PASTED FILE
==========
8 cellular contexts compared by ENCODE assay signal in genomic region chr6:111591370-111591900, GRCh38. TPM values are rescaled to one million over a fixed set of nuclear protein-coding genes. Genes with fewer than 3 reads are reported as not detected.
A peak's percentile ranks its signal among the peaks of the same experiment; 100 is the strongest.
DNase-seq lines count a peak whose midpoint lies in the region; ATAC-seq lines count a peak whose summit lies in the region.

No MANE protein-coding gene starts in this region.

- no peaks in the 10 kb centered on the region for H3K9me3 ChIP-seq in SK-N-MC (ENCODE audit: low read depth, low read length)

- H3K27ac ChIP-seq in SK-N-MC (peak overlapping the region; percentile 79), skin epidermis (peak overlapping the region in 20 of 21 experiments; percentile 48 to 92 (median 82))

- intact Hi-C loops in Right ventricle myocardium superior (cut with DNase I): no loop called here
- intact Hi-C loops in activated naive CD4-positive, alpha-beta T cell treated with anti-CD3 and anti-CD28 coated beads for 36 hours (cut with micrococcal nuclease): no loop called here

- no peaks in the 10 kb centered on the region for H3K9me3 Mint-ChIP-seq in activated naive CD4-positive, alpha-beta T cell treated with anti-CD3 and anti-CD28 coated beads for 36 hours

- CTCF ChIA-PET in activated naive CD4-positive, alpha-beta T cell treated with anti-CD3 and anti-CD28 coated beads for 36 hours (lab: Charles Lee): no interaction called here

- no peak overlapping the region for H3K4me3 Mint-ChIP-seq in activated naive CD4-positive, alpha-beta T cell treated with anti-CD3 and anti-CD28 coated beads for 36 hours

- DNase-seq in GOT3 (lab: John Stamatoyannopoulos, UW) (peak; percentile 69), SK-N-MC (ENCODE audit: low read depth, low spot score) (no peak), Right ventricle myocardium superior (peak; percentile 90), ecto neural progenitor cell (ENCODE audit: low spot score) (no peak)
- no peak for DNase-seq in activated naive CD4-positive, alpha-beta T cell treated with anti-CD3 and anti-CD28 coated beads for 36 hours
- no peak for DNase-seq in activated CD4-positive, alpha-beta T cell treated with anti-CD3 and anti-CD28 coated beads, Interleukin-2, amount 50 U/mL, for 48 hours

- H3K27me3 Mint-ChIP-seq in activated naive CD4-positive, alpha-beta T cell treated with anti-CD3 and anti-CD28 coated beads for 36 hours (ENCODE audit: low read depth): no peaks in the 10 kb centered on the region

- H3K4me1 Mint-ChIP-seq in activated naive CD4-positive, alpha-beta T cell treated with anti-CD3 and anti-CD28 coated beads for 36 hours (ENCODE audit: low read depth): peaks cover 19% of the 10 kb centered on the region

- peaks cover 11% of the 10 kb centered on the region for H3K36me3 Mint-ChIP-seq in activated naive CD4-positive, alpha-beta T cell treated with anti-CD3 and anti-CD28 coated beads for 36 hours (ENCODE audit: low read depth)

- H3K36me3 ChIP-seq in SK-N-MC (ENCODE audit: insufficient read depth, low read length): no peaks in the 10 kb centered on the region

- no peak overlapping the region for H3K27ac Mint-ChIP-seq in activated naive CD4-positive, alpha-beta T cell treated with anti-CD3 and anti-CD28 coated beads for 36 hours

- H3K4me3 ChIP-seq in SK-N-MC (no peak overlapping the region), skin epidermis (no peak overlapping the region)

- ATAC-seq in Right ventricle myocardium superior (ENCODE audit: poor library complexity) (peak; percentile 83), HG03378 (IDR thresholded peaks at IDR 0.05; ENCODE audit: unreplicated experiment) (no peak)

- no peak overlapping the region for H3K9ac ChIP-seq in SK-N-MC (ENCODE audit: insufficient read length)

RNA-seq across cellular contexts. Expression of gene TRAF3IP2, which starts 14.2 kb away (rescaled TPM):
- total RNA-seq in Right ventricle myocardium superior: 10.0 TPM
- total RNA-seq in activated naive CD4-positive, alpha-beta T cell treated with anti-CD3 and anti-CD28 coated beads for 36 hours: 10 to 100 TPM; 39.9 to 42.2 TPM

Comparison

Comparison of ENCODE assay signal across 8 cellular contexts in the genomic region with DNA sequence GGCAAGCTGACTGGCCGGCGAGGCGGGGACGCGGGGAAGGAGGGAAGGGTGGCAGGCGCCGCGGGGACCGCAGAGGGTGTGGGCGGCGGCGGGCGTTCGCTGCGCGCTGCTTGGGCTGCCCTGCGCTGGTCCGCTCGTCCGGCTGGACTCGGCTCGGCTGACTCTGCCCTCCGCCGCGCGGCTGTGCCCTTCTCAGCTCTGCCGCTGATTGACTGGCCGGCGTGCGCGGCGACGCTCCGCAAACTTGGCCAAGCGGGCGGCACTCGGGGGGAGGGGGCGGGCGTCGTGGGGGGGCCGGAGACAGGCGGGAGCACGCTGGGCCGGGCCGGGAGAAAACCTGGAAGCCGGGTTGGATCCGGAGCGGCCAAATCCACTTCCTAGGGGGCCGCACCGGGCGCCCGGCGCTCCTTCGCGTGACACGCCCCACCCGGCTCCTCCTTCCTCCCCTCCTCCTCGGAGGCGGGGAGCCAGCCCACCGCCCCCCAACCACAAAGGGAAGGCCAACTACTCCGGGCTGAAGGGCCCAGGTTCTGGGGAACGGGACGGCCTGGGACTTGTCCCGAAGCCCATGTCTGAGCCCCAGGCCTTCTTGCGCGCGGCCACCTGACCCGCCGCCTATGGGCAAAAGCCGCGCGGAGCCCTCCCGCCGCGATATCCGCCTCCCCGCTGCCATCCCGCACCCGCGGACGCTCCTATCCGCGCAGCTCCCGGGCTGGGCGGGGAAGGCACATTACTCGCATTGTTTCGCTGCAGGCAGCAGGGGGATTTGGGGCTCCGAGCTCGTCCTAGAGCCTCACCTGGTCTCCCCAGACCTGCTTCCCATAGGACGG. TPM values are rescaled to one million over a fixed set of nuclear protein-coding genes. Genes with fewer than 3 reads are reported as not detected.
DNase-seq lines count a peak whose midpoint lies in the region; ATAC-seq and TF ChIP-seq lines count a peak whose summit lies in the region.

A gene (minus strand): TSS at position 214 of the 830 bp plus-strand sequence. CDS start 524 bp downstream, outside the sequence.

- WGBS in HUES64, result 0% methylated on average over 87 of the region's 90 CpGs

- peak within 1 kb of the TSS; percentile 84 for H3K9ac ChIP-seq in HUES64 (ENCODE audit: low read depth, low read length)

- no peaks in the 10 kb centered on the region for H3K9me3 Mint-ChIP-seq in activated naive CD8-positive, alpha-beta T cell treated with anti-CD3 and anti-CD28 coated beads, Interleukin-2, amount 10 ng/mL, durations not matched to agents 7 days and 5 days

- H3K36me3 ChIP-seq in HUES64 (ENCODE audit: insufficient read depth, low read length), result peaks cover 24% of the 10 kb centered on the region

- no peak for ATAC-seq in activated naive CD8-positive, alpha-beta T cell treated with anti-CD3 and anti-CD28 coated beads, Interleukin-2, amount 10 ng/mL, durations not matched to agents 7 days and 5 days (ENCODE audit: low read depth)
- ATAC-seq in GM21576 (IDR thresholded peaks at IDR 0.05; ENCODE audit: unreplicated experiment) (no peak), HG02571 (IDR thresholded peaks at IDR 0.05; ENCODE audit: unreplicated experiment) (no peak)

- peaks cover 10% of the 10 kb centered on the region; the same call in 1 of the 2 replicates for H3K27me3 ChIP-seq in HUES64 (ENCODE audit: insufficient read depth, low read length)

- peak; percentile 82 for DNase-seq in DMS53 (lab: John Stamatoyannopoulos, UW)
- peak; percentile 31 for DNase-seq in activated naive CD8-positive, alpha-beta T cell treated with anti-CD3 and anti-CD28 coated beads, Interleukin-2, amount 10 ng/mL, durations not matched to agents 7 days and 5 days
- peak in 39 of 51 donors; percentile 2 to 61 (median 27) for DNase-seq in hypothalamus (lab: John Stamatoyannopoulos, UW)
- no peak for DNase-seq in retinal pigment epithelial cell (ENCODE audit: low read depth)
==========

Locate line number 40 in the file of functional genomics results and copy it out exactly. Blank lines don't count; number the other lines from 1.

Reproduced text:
- no peak for DNase-seq in retinal pigment epithelial cell (ENCODE audit: low read depth)